You can’t talk about a healthy gut without mentioning the all-important mucus layer!
Science tells us that a diverse microbiome = a healthy gut. Beneficial bacteria are super helpful but they need to be kept in their place. You don’t want them trespassing in places they shouldn’t.
Beneficial bacteria in the gut do amazing things, such as producing enzymes, vitamins and anti-inflammatories, but, if they were to escape into the bloodstream they could cause problems.
In order to keep these microbes inside the digestive tract, the gut wall acts as a barrier. The trouble is, for it to be permeable to healthy substances, the lining needs to be very thin. So, the body created an extra layer of defence – a blockade made of mucus!
Now, normally you wouldn’t think of mucus as a good thing but along the GI tract, mucus is marvellous! Let’s explore what it is and why it needs to be there –
There are two layers within this mucus barrier. The inner layer, closest to the gut wall, functions in such a way that bacteria are unable to get through and come into contact with the lining of the gut. The outer layer is where beneficial bacteria live. Some of these bacteria also feed on the mucus for sustenance. 1https://www.ncbi.nlm.nih.gov/pmc/articles/PMC3758667/
So why is the mucus layer so important?
This mucus layer is crucial for a healthy microbiome but also overall health. Let’s look at why –
The lining of the gut is only one cell thick so it requires a robust line of defence. The inner layer of mucus along the gut wall provides a physical barrier, preventing bacteria and other unwanted substances from reaching the gut lining and potentially, the bloodstream.
If the mucus layer is damaged or loses thickness then this can cause problems. In these circumstances, certain pathogenic microbes including parasites, bacteria, and viruses are able to get through and damage the lining of the gut, causing inflammation and disease.2https://www.ncbi.nlm.nih.gov/pmc/articles/PMC3758667/ Examples of this are inflammatory bowel disease (Crohn’s and Ulcerative Colitis) and metabolic syndrome.3https://www.ncbi.nlm.nih.gov/pmc/articles/PMC6375348/ 4https://www.frontiersin.org/articles/10.3389/fimmu.2017.01256/full
2. Facilitates movement through the gut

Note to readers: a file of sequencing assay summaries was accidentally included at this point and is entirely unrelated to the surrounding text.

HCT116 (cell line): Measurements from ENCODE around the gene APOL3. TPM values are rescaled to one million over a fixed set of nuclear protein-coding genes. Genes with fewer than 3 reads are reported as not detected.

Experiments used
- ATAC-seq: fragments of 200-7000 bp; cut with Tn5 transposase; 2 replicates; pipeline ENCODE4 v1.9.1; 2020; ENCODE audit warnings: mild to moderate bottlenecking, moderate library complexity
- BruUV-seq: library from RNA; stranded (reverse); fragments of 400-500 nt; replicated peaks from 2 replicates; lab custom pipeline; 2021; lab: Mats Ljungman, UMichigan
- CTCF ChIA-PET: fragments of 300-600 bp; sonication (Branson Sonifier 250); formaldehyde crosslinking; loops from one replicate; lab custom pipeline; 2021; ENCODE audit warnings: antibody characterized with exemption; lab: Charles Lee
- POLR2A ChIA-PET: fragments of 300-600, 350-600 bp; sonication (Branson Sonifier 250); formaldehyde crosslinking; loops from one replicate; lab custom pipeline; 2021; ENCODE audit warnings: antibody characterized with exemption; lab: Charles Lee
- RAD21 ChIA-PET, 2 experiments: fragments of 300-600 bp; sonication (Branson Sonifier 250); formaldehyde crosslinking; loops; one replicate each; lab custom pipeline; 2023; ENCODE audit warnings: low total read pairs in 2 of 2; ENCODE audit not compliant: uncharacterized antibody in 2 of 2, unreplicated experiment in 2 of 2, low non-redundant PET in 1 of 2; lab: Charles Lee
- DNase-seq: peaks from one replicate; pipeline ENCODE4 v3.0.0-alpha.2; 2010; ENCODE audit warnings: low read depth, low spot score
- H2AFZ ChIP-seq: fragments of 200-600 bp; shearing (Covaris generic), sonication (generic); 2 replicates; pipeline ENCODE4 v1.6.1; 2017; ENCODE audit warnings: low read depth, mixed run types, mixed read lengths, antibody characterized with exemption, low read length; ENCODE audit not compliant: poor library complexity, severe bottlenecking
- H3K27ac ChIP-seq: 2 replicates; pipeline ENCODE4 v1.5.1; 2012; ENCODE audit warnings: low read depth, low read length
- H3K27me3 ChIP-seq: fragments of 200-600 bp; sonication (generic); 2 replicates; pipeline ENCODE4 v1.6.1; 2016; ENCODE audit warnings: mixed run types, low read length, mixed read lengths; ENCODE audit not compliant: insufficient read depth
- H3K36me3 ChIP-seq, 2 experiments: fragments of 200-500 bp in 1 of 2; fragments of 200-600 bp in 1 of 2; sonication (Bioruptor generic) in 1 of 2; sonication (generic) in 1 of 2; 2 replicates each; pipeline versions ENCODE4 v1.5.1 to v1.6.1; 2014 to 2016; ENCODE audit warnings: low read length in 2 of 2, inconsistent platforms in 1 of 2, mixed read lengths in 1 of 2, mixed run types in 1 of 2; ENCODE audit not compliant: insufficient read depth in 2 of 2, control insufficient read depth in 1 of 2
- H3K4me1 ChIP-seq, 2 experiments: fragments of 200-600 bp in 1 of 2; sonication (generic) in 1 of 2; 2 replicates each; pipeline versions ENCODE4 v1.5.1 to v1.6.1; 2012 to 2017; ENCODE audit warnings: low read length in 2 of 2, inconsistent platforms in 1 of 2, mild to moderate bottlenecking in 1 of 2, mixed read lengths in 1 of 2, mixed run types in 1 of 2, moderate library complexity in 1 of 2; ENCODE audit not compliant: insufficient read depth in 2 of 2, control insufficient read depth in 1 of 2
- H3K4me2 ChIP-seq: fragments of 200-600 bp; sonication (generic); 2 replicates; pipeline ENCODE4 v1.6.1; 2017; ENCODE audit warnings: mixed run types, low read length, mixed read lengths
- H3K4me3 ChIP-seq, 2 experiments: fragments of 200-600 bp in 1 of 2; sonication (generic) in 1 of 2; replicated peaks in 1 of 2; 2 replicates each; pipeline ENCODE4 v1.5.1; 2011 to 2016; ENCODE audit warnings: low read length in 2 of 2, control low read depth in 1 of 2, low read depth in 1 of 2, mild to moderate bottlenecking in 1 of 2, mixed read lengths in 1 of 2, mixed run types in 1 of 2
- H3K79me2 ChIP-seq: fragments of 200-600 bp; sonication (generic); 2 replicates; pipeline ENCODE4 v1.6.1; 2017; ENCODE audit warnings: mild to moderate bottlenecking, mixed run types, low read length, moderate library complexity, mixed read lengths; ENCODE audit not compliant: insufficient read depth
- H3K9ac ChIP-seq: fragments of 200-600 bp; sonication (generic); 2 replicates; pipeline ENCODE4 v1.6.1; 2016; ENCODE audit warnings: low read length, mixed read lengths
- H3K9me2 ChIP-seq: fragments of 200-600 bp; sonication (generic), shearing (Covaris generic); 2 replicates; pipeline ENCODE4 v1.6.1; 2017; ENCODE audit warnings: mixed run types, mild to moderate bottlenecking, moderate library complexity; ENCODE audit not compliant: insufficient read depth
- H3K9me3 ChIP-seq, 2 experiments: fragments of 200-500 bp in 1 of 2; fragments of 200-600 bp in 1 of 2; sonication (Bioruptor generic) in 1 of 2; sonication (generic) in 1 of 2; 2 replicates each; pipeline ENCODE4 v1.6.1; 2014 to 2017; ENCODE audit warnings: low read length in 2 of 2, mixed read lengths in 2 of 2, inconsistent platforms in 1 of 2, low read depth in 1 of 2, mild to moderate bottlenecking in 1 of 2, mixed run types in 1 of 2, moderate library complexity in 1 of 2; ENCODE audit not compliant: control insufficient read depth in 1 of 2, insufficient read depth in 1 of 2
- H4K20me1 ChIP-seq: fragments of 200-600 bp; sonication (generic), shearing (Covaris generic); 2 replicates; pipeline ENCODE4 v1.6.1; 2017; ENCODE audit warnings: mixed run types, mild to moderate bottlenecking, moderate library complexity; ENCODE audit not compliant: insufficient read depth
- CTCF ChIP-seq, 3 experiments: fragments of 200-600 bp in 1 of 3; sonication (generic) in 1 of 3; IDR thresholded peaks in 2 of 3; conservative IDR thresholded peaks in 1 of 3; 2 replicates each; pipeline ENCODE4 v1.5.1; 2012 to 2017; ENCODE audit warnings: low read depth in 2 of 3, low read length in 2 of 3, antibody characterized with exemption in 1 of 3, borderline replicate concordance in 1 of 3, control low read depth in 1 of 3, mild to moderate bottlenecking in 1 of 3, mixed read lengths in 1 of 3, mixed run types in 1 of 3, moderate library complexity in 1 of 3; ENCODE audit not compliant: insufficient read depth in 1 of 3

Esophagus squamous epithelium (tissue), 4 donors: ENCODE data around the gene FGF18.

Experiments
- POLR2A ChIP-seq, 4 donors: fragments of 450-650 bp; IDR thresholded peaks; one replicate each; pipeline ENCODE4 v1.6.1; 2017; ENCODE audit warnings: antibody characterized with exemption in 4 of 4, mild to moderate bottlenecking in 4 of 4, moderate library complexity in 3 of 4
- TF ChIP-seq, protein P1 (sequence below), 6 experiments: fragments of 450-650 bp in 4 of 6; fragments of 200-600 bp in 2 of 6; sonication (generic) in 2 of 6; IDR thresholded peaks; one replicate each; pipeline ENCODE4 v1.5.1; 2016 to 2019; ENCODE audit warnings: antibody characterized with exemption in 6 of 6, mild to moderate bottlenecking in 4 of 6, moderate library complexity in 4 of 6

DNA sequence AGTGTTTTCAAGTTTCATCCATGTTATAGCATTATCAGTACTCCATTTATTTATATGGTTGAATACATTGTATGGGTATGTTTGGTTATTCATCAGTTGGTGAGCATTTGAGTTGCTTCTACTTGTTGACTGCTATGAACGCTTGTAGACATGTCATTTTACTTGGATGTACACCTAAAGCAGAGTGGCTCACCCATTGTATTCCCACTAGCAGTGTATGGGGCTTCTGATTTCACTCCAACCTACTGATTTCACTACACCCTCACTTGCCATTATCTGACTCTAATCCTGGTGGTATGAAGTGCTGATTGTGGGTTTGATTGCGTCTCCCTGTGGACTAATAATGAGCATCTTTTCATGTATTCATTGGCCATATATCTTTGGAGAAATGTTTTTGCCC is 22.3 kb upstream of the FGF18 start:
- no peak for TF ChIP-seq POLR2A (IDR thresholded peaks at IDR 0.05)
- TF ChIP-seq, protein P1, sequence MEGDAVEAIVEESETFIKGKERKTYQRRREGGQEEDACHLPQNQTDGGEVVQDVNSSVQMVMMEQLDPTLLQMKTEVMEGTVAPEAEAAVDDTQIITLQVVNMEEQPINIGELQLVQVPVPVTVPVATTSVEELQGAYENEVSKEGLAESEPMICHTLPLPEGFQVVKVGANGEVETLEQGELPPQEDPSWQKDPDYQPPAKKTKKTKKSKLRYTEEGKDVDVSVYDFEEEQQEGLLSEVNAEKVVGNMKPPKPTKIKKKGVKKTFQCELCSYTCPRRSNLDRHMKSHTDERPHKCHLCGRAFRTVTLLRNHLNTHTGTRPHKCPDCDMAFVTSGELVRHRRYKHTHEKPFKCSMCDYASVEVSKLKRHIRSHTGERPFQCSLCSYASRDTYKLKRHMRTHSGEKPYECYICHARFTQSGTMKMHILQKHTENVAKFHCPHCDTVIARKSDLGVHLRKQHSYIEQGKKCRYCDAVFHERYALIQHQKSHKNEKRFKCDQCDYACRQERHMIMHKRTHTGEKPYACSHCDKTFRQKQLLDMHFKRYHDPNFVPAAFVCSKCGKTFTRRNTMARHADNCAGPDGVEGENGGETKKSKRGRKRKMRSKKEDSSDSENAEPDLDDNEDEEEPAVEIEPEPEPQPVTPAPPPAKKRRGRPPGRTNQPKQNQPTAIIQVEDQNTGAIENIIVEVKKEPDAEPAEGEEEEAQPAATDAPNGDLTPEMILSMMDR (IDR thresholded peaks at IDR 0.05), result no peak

The smooth, gel-like consistency of the mucus layer lubricates the gut’s inner surface, which makes it easier for waste to move through the digestive system without sticking. It keeps stools from drying out and helps to reduce blockages along the colon.
3. Immune defence
To protect the gut against harmful pathogens, the mucus layer contains immune cells to fight them off. Specialised immune cells release antibodies to neutralise pathogenic bacteria, toxins and other unwanted substances. Other immune cells act like watchmen looking out for threats and sending signals to the immune system. So, if the mucus layer is depleted, your immune system may not respond as it should.
How do gut bacteria affect the mucus layer?
A healthy microbiome helps the mucus layer! Certain bacteria help the mucus to function better, importantly making the inner layer less penetrable to bacteria. Beneficial bacteria such as Akkermansia, Lactobacillus and Bifidobacterium have been shown to stimulate the production of mucus and increase the thickness of the mucus layer. 5https://www.ncbi.nlm.nih.gov/pmc/articles/PMC6375348/
So, how do you create healthy gut mucus?
- First and foremost, you need a daily dose of synbiotics – the powerful combination of probiotics and prebiotics! Re-populating the gut with beneficial bacteria is key to a healthy microbiome, including the protective mucus layer.
- Eat fermented foods each day: kefir, kimchi, sauerkraut, miso, tempeh, and probiotic yoghurt. Kefir contains numerous strains of Lactobacillus which help maintain the mucus layer and also inhibit the growth of bad bacteria.
- Reduce intake of sugar and processed foods – these can damage the gut lining and encourage the growth of pathogenic bacteria.
- Eat a diverse range of fibre-rich plant foods (pulses, legumes, nuts, seeds, whole grains, fruits, vegetables, herbs and spices). Prebiotic fibres provide the fuel for beneficial bacteria to thrive.
- Include as many different colours as possible: plant nutrients such as polyphenols also help to encourage the growth of good bacteria.
- Take collagen which has been shown to support a healthy gut lining.
- Look after your teeth and general oral hygiene – your mouth can be a source of harmful bacteria.
- Keep hydrated – drink at least 1.5 litres of fluids each day.
- Manage stress: Chronic stress can lead to inflammation in the gut and reduce the production of mucus. Try stress-reducing activities like meditation, yoga, or deep breathing.
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